April 20, 2016

The traffic light rests on red and Hawthorne Boulevard stretches out far ahead, dark and nearly empty.

The driver of the black and silver 2003 Cadillac CTS revs the engine as he looks over to the black 2001 Honda Accord Vtec Power in the next lane.

The light flashes from red to green and both drivers punch the gas pedals to their limits. The Cadillac’s radio reads just pass 11 p.m. and the storefronts of local Hawthorne businesses are black but glisten with red and white lights as the car fly by.

The 19-year-old sitting in the driver’s seat of the Cadillac is in his element. He rests one hand on the stick shift and the other on the steering wheel as he swerves between lanes with an unchanging expression. The cars he maneuvers around with ease have no idea what’s going on.

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“Can you hear that?” Erwin Ramos, a business major, asks. The roar of the car’s engine takes over as he takes his hand off of the tick shift to turn down the radio. The lyrics of Drake’s latest single fade into the background as he revs the engine again.

Another light is approaching fast but neither car shows any signs of slowing down. The Honda is keeping up with the Cadillac and as they move farther down the street, turning businesses and other cars into a blur; it’s easy to forget that they’re doubling the speed limit of 40 mph.

Streetlights flash by and bounce off of the dashboard. Water bottle bump against each other as they roll around the floor of the car. Schoolbooks and a pile of clothes clutter the back seat.

The roar of the Honda in the next lane is hard to ignore as the car accelerates and tries to push past the Cadillac. Erwin tightens his grip on the stick shift. He switches gears and throws a look over his shoulder before swerving into the next lane. If he’s cut someone off, he does’t care because he’s now gained a few more feet ahead of the other car.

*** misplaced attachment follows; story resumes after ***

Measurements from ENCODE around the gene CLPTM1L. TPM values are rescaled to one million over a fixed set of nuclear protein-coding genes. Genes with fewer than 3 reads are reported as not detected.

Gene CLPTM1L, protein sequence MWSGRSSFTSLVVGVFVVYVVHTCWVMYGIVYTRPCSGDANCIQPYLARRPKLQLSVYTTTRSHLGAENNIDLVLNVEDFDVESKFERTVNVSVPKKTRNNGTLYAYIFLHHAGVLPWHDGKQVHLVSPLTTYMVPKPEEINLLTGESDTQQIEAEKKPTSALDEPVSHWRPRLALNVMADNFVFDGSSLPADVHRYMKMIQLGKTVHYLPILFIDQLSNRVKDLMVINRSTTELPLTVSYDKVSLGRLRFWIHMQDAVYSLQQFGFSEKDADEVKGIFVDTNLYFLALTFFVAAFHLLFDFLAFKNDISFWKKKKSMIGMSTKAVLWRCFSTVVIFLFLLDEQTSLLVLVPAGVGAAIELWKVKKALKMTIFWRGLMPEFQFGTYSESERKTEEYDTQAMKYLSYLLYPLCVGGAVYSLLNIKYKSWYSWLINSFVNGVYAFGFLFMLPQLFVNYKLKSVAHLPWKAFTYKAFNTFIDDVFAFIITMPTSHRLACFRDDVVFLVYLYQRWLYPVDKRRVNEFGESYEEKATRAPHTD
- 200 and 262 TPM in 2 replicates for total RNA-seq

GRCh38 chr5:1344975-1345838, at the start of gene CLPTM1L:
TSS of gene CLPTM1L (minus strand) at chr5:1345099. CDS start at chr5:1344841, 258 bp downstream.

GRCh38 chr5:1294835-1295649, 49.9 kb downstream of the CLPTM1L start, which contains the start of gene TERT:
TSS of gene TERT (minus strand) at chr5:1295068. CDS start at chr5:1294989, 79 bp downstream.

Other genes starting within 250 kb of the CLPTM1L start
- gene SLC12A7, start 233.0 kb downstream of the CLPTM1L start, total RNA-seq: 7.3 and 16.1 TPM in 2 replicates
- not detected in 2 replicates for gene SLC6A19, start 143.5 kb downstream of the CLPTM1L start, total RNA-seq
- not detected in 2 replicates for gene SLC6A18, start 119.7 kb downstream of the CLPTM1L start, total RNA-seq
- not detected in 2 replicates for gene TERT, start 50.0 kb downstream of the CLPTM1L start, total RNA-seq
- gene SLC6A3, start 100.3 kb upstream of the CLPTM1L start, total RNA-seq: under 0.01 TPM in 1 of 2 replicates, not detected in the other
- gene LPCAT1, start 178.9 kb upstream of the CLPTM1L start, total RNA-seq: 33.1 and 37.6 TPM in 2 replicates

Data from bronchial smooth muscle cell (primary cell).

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The cars have now met a stoplight and the drivers take the opportunity to roll down their windows to throw each other a smile. Sergio, 19. criminology major, says something to Erwin but his words don’t reach the Cadillac.

Watching the two is reminiscent of a race scene from on of the “The Fast and The Furious” movies. While the two best friends aren’t racing for “pinks” or cash and the only prize up for grabs is bragging rights. the car race still holds all of the risks illegal street racing is known for.

Illegal street racing is glamorized on the big screen and it’s hard to not be enticed by the thrill of the always-present dangers. The risks are not to be taken lightly and even carry hefty punishments. In spite of the gambles and penalties, street racing lives on.

Knowing that there are people dedicated to ridding the streets of racers like Erwin and Sergio doesn’t keep the two friends from breaking the speed limits. The danger of cops comes along with the territory.

“It’s an epidemic right now,” says Sgt. Jesse Garcia of LAPD’s street racing and tracking unit. He says that illegal street racing is an old problem that has become “more and more prominent” with the rise of social media and movies. With hot spots all over Los Angeles and pockets in prevalent in Downtown LA and East and South LA, street racing has become “no different that typical crime problems” as deaths linked with the illegal activity have increased over the last year.

Erwin says he realized how dangerous speed could be when he reached 140 mph while going down a bumpy road that made his car shake and made him feel like he was losing control. Despite the obvious dangers, Erwin doesn’t hesitate when pressing down on the gas pedal.

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“If you’re scared, you’re not going to enjoy the ride,” He says. “I’m not scared of speed. I respect it.”

Erwin and Sergio don’t plan on steering away from racing any time soon. They want to open up a one-stop auto shop together where you can get everything from the basic mechanics done to building the car of your dreams from the ground up. Both agreed with a broad style that it would be called “The E & S Shop.”

“I don’t think nothings going to stop me. It’s just the feeling, Sergio says.